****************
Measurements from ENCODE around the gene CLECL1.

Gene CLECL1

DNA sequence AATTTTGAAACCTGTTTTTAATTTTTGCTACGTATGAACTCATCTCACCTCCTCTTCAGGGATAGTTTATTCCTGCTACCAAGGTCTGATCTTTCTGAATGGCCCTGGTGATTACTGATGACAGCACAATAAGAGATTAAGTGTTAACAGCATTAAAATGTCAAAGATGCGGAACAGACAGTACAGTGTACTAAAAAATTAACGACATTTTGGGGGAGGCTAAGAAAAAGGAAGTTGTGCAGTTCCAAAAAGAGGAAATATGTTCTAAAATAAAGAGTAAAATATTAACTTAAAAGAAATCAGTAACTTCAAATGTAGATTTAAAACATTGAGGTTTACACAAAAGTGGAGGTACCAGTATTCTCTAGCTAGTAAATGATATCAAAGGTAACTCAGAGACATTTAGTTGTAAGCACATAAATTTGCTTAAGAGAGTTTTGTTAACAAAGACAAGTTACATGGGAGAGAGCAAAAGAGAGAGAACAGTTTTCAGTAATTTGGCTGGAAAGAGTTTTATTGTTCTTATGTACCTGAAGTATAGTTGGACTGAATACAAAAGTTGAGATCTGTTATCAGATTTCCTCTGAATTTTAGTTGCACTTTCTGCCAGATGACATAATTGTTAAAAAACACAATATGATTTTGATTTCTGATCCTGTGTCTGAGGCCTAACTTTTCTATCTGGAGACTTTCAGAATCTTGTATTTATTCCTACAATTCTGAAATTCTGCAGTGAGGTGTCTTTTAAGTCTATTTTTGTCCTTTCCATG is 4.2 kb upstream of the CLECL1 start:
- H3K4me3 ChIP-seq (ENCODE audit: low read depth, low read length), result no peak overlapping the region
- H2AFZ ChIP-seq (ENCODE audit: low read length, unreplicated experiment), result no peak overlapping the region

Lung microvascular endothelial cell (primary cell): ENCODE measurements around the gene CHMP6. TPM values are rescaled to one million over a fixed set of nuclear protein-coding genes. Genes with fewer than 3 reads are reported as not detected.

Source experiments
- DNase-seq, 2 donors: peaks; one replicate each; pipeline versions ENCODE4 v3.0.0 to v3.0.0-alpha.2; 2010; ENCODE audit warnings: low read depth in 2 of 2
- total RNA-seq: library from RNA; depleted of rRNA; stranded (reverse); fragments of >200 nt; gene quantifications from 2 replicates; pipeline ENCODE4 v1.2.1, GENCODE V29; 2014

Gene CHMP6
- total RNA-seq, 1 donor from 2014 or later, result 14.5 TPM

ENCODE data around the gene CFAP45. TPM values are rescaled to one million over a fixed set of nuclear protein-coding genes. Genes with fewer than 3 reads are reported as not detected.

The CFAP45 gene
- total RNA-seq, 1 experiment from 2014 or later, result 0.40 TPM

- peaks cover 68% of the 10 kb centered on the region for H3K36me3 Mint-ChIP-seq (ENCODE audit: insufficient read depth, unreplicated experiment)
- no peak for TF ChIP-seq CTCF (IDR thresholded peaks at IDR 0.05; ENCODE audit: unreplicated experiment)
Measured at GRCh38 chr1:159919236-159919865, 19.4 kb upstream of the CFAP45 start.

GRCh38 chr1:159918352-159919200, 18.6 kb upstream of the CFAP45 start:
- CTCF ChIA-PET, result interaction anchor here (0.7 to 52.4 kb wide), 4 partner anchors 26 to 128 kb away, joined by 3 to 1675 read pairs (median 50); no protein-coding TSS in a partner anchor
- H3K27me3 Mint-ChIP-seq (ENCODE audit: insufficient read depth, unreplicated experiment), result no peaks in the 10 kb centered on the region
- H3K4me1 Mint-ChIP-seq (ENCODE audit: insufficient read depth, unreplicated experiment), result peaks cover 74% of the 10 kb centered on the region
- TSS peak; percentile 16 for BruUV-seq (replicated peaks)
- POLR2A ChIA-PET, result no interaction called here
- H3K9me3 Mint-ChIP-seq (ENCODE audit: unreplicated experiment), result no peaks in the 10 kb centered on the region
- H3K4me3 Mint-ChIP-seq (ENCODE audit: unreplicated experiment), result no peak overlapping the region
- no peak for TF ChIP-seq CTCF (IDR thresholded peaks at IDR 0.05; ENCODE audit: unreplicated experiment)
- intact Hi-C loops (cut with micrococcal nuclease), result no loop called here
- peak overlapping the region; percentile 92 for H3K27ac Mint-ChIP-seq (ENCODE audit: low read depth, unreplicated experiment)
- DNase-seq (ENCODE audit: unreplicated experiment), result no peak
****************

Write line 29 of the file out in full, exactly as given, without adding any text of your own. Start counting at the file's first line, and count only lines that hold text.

- DNase-seq (ENCODE audit: unreplicated experiment), result no peak